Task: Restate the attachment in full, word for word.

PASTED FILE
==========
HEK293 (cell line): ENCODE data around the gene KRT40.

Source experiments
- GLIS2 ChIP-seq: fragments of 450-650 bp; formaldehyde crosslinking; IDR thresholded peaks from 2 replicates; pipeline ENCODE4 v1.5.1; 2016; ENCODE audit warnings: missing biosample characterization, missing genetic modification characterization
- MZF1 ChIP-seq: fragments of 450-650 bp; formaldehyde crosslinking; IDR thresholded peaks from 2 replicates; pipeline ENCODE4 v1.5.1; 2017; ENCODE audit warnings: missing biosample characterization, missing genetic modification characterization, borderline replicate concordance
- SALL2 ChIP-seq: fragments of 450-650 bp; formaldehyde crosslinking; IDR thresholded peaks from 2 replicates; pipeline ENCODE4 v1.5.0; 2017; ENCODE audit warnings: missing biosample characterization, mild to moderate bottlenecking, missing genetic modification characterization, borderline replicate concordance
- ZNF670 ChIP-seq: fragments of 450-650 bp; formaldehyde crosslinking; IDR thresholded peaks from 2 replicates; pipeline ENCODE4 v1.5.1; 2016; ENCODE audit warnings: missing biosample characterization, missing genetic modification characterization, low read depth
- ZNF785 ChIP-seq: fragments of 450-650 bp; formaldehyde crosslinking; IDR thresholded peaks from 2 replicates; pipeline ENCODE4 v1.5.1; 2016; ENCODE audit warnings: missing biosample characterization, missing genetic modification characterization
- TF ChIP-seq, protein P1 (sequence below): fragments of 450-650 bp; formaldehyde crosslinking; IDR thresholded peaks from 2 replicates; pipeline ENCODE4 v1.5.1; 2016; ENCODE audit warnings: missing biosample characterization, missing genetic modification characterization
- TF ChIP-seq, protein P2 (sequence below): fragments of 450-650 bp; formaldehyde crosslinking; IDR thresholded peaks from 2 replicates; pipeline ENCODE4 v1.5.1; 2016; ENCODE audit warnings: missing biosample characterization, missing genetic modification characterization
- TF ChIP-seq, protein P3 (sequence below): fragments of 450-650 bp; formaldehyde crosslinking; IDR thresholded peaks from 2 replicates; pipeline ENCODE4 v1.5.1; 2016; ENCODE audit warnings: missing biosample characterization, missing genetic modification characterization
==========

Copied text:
HEK293 (cell line): ENCODE data around the gene KRT40.

Source experiments
- GLIS2 ChIP-seq: fragments of 450-650 bp; formaldehyde crosslinking; IDR thresholded peaks from 2 replicates; pipeline ENCODE4 v1.5.1; 2016; ENCODE audit warnings: missing biosample characterization, missing genetic modification characterization
- MZF1 ChIP-seq: fragments of 450-650 bp; formaldehyde crosslinking; IDR thresholded peaks from 2 replicates; pipeline ENCODE4 v1.5.1; 2017; ENCODE audit warnings: missing biosample characterization, missing genetic modification characterization, borderline replicate concordance
- SALL2 ChIP-seq: fragments of 450-650 bp; formaldehyde crosslinking; IDR thresholded peaks from 2 replicates; pipeline ENCODE4 v1.5.0; 2017; ENCODE audit warnings: missing biosample characterization, mild to moderate bottlenecking, missing genetic modification characterization, borderline replicate concordance
- ZNF670 ChIP-seq: fragments of 450-650 bp; formaldehyde crosslinking; IDR thresholded peaks from 2 replicates; pipeline ENCODE4 v1.5.1; 2016; ENCODE audit warnings: missing biosample characterization, missing genetic modification characterization, low read depth
- ZNF785 ChIP-seq: fragments of 450-650 bp; formaldehyde crosslinking; IDR thresholded peaks from 2 replicates; pipeline ENCODE4 v1.5.1; 2016; ENCODE audit warnings: missing biosample characterization, missing genetic modification characterization
- TF ChIP-seq, protein P1 (sequence below): fragments of 450-650 bp; formaldehyde crosslinking; IDR thresholded peaks from 2 replicates; pipeline ENCODE4 v1.5.1; 2016; ENCODE audit warnings: missing biosample characterization, missing genetic modification characterization
- TF ChIP-seq, protein P2 (sequence below): fragments of 450-650 bp; formaldehyde crosslinking; IDR thresholded peaks from 2 replicates; pipeline ENCODE4 v1.5.1; 2016; ENCODE audit warnings: missing biosample characterization, missing genetic modification characterization
- TF ChIP-seq, protein P3 (sequence below): fragments of 450-650 bp; formaldehyde crosslinking; IDR thresholded peaks from 2 replicates; pipeline ENCODE4 v1.5.1; 2016; ENCODE audit warnings: missing biosample characterization, missing genetic modification characterization